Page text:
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February 26, 2006 - Goodblognight

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Our Man in Paris is Ric Erickson, editor of MetropoleParis. His weekly columns appear here and often in a slightly different version the next day on his site from Paris, with photographs. Right now MetropoleParis has paused publication for maintenance, so posts there, and here, will be somewhat occasional, as Ric is rather busy.

This week, Saturday night in Paris, a writers' party in Montmartre with the writer from Los Angeles living there now.



PARIS, Saturday, February 25, 2006 - Last week Laurie Pike wrote, "It's on the ground floor, so no need for a door code - just knock on the window to the right of the door."


Quote: "It's lavish... but I call it home." - Clifton Webb


On hand - many lady bloggers, maybe four - including Laurie. This housewarming at Laurie's place in the Rue Nobel, a one-block affair on the north slope of Montmartre with the middle third of the street being stairs, yes, and tapping on the window is okay. Inside the lavish apartment is one room with a bathroom half as big again, full of coats. It is what is called a foot-in-the-door - a 'pied-à-terre' - and if you put in more then someone has to step out the window.


As a housewarming gift I've brought a black telephone. Although I've carried it across town from Montparnasse it is not a portable phone.  It is a phone you plug into the wall to make phone calls, and receive them too. Laurie plugs it in and ding-a-ling, it works. She phones her portable and it goes buzzt-buzzt. Somebody says it costs a fortune to call portables. Laurie looks fondly at her new-used plastic black telephone. It's a '80s model I got for free from l'Obs for subscribing for three months.


Everybody is drinking Champagne because there's no corkscrew. I haven't been to a party like this since the late '70s. It hardly occurs to us carry corkscrews everywhere we go, especially since giving up the booze. If in France you should remember to carry a corkscrew if you are visiting Americans. They think all bottles come with open service. Here they don't. Pushing in the cork is a sign of dementia.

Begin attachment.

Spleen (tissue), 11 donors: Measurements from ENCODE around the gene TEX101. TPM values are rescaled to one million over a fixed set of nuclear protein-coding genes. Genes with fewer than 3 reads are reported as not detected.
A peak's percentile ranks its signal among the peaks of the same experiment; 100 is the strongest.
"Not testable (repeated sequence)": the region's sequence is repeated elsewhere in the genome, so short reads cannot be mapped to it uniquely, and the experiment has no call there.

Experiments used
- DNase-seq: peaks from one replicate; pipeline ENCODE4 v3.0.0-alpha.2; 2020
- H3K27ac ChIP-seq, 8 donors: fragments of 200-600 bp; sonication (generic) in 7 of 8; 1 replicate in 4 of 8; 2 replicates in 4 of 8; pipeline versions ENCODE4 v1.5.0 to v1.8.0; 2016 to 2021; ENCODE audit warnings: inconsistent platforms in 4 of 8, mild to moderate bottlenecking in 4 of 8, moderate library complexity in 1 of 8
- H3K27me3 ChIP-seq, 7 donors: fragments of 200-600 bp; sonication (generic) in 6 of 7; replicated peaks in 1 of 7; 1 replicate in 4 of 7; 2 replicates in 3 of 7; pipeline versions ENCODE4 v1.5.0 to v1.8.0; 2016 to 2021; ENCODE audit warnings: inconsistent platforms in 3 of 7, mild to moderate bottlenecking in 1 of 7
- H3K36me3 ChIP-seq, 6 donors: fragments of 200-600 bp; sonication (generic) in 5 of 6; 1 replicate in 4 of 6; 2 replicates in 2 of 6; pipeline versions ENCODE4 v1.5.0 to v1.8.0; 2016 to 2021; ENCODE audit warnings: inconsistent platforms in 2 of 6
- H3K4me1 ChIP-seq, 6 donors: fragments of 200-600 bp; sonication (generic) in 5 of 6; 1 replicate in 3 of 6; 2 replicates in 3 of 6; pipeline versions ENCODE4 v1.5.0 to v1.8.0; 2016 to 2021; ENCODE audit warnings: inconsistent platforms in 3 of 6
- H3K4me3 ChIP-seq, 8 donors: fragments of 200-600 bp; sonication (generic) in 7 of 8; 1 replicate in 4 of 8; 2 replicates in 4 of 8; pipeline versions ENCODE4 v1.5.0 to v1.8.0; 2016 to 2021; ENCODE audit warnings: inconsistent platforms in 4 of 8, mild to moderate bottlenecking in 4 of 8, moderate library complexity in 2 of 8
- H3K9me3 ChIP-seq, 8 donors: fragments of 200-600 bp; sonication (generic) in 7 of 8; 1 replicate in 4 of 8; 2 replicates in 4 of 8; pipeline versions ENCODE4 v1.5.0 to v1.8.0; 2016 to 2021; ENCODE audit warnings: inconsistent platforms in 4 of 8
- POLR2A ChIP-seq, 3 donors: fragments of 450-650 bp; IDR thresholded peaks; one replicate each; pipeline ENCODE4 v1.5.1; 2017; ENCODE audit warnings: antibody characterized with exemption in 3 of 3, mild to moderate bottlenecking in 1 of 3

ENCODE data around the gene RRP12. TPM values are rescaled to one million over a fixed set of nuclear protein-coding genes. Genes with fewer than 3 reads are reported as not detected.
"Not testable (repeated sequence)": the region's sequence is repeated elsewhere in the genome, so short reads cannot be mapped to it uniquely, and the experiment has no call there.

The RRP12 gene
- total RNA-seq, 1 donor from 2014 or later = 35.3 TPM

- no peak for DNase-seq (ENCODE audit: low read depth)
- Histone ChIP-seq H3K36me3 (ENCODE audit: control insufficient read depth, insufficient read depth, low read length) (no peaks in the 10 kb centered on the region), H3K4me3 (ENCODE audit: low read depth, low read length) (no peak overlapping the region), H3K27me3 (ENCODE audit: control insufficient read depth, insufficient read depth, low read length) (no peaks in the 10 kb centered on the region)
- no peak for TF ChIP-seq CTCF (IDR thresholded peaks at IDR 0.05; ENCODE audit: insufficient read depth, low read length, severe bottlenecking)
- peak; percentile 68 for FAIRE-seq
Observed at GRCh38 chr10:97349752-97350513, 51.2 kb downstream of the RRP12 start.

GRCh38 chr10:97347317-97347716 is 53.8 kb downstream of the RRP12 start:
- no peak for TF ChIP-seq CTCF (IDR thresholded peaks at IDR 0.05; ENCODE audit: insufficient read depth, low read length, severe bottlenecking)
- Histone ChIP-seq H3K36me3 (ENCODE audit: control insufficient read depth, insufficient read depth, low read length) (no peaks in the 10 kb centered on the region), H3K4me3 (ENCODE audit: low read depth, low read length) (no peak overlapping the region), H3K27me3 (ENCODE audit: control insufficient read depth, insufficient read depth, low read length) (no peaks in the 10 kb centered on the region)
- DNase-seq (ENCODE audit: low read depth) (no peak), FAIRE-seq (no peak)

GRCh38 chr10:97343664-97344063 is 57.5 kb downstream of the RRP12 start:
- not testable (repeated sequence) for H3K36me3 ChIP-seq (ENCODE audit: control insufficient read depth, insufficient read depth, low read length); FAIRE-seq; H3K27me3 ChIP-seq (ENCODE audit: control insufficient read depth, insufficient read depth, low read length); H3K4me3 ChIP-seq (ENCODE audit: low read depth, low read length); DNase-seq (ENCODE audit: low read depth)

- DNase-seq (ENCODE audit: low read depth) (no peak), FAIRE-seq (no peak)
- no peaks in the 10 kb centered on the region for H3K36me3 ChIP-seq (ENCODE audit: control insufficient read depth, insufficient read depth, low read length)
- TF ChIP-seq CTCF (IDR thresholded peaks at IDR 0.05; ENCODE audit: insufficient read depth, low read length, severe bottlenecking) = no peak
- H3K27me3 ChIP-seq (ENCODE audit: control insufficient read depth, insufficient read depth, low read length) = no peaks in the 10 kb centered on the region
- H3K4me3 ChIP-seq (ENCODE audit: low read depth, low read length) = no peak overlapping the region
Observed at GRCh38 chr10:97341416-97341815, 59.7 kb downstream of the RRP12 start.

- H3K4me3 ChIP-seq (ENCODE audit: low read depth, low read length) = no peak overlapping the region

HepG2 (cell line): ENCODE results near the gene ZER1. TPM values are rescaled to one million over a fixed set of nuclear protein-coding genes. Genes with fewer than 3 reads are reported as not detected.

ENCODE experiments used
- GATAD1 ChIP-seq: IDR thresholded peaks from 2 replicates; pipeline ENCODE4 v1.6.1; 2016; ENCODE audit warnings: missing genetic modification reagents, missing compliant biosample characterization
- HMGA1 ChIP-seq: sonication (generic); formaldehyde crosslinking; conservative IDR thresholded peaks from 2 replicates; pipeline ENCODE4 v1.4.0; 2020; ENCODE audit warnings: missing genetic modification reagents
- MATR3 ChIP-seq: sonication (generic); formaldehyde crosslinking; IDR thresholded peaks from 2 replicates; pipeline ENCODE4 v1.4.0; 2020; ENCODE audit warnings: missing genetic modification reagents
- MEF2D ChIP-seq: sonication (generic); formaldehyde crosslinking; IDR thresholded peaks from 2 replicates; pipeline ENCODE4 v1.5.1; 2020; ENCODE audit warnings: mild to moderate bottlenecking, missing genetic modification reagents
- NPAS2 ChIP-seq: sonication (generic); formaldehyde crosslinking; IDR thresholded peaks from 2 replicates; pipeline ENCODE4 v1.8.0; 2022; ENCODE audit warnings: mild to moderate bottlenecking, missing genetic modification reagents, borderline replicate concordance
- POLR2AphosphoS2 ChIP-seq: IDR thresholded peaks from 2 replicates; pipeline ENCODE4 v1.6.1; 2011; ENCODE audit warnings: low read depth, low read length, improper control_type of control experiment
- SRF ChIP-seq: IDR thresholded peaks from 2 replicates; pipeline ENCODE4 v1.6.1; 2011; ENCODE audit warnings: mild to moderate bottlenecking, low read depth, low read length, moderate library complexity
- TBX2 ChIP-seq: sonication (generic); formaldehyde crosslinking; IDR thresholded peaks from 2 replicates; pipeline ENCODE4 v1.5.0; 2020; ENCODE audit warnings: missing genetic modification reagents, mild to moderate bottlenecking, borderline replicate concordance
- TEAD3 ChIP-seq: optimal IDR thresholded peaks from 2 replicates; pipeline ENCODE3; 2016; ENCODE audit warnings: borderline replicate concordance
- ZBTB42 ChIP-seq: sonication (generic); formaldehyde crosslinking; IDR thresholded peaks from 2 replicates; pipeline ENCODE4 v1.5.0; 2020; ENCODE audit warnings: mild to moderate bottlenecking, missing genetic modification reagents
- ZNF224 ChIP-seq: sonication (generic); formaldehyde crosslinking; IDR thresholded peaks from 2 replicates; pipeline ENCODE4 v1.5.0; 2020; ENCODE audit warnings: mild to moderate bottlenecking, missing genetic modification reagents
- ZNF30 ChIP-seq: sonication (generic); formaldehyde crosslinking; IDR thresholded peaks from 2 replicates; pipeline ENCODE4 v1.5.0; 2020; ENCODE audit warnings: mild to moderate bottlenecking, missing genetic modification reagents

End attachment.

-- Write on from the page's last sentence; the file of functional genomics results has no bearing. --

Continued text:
I talk to a lady blogger named Tanya who used to call Atlanta home.  She has just started blogging and is eager to meet another blogger. I think she says she didn't know what she did was blogging. I try to tell her about the room full of monkeys with typewriters - no, sorry, this was a French Tanya. She has never heard of the writing monkeys.  The IVY lady tells me we met before, in the Rue Daguerre. She's right. It was with Matt Rose. She was with Matt Rose, or he was with her. IVY does art stuff in Paris and other places. So does Matt - that's the connection. IVY is cool.


In fact, where is Matt? It was he who turned me on to 'In Paris Now' and Laurie Pike, and now this housewarming. Laurie has a house in Los Angeles and now here on Montmartre, she has the foot fixed in another house, lavish but modest. Well, proportionally, the bathroom is as big as a château. Usually they are smaller than toilets, and the toilets are tiny. Fact is, bathrooms are rare. Why not live in one if you're lucky enough to have one?


Being with a crowd of people is making me nervous. I might drink too much orange juice. I decide it is 'Group Photo of the Week' time. I already did this on Thursday but I like challenges. As in small room, poor light, no corkscrew, about a dozen people who have never heard of the 'Group Photo of the Week' and left their dress-up heads at home. But there's an unused chandelier so I ask Laurie if I can turn it on and she says, "Oh no, it's far too bright. Everybody will hate it!"


So on it goes and she's right. It's like the gangbusters of industrial chandeliers, totally movie-grade and a dozen pairs of hands fly up to shield weak eyeballs from the cut-glass crystal blaze. Well, none of us have seen the sun recently, have we? But I'm not drinking so I can bully the others into a pose. I wave my arms, order loudly, plead, cajole, hector, grimace, and prod the victims into place. Jesus they look wooden, lined up like aslant bowling pins. Hell, this isn't about a photo, this is about control. A second 'Group Photo of the Week,' dammit.


Their attention - they are standing at attention - starts to wander after the fifth shot, and then the girls turn to the window.  Something is happening out there. Matt's arriving on his new Vespa scooter. He looks like a spaceman with 50 kilos of anchor chain, and he ties up his wheels. And he's carrying some cornucopia. Man, we already have grapes, peanuts, sausage, those Mexican things, and jeroboams of Champagne.


Matt kisses everybody. This is Paris after all. It's why he moved here. I'm proud of Matt, introduce Tanya to him and vice versa. I wasn't making him up. Of course the glow goes off when it turns out that Matt doesn't actually blog. Um, actually Matt's life is a blog but he's so busy living it he doesn't have time to jot it down. I guess this is what all bloggers did before they started blogging.  Like me, in reverse, I write too much to be a blogger.


Now there must be 20 people in the room. Frankly there is no separate kitchen to hang out in and there's too many coats in the bathtub. Yet there seems to be room to sit and when somebody gets up somebody else sits down, so there is a sort of equilibrium - like in a passenger cabin on the Queen Mary just before sailing time.